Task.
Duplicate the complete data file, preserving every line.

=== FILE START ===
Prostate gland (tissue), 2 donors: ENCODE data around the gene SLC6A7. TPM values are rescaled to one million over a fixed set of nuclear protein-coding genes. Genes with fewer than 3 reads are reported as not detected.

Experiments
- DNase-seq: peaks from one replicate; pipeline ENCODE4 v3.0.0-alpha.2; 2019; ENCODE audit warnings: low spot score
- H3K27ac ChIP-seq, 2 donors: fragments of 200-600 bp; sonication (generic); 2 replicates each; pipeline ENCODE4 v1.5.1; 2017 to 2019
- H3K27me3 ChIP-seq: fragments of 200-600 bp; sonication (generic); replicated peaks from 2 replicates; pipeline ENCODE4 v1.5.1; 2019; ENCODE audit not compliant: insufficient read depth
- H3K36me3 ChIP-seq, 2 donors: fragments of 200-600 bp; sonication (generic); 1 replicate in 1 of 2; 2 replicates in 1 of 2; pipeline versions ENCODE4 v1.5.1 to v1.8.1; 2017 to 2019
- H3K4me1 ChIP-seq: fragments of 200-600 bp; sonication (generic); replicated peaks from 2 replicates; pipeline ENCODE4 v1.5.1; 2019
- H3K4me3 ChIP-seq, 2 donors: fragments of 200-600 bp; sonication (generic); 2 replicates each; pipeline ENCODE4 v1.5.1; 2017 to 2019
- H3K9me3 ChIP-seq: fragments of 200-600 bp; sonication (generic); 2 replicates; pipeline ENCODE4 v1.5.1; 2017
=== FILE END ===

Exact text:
Prostate gland (tissue), 2 donors: ENCODE data around the gene SLC6A7. TPM values are rescaled to one million over a fixed set of nuclear protein-coding genes. Genes with fewer than 3 reads are reported as not detected.

Experiments
- DNase-seq: peaks from one replicate; pipeline ENCODE4 v3.0.0-alpha.2; 2019; ENCODE audit warnings: low spot score
- H3K27ac ChIP-seq, 2 donors: fragments of 200-600 bp; sonication (generic); 2 replicates each; pipeline ENCODE4 v1.5.1; 2017 to 2019
- H3K27me3 ChIP-seq: fragments of 200-600 bp; sonication (generic); replicated peaks from 2 replicates; pipeline ENCODE4 v1.5.1; 2019; ENCODE audit not compliant: insufficient read depth
- H3K36me3 ChIP-seq, 2 donors: fragments of 200-600 bp; sonication (generic); 1 replicate in 1 of 2; 2 replicates in 1 of 2; pipeline versions ENCODE4 v1.5.1 to v1.8.1; 2017 to 2019
- H3K4me1 ChIP-seq: fragments of 200-600 bp; sonication (generic); replicated peaks from 2 replicates; pipeline ENCODE4 v1.5.1; 2019
- H3K4me3 ChIP-seq, 2 donors: fragments of 200-600 bp; sonication (generic); 2 replicates each; pipeline ENCODE4 v1.5.1; 2017 to 2019
- H3K9me3 ChIP-seq: fragments of 200-600 bp; sonication (generic); 2 replicates; pipeline ENCODE4 v1.5.1; 2017